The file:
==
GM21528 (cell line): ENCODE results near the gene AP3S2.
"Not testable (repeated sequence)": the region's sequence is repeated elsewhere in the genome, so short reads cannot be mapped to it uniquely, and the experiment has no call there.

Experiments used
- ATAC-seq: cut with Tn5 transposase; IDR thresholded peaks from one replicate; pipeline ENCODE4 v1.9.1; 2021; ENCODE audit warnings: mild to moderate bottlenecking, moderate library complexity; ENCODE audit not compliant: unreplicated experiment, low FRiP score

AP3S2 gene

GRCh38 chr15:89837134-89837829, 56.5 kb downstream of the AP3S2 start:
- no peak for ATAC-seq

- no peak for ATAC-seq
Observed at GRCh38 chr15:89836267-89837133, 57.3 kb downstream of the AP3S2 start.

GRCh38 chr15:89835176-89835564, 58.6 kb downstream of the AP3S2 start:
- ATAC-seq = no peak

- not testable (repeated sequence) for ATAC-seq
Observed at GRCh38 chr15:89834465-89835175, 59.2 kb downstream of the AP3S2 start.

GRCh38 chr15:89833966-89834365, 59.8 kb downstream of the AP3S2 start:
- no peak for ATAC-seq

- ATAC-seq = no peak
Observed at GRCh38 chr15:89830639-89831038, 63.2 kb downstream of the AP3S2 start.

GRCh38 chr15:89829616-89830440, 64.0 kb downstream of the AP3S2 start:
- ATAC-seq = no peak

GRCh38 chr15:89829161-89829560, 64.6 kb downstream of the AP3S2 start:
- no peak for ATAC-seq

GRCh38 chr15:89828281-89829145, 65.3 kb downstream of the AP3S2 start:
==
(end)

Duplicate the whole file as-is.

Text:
GM21528 (cell line): ENCODE results near the gene AP3S2.
"Not testable (repeated sequence)": the region's sequence is repeated elsewhere in the genome, so short reads cannot be mapped to it uniquely, and the experiment has no call there.

Experiments used
- ATAC-seq: cut with Tn5 transposase; IDR thresholded peaks from one replicate; pipeline ENCODE4 v1.9.1; 2021; ENCODE audit warnings: mild to moderate bottlenecking, moderate library complexity; ENCODE audit not compliant: unreplicated experiment, low FRiP score

AP3S2 gene

GRCh38 chr15:89837134-89837829, 56.5 kb downstream of the AP3S2 start:
- no peak for ATAC-seq

- no peak for ATAC-seq
Observed at GRCh38 chr15:89836267-89837133, 57.3 kb downstream of the AP3S2 start.

GRCh38 chr15:89835176-89835564, 58.6 kb downstream of the AP3S2 start:
- ATAC-seq = no peak

- not testable (repeated sequence) for ATAC-seq
Observed at GRCh38 chr15:89834465-89835175, 59.2 kb downstream of the AP3S2 start.

GRCh38 chr15:89833966-89834365, 59.8 kb downstream of the AP3S2 start:
- no peak for ATAC-seq

- ATAC-seq = no peak
Observed at GRCh38 chr15:89830639-89831038, 63.2 kb downstream of the AP3S2 start.

GRCh38 chr15:89829616-89830440, 64.0 kb downstream of the AP3S2 start:
- ATAC-seq = no peak

GRCh38 chr15:89829161-89829560, 64.6 kb downstream of the AP3S2 start:
- no peak for ATAC-seq

GRCh38 chr15:89828281-89829145, 65.3 kb downstream of the AP3S2 start: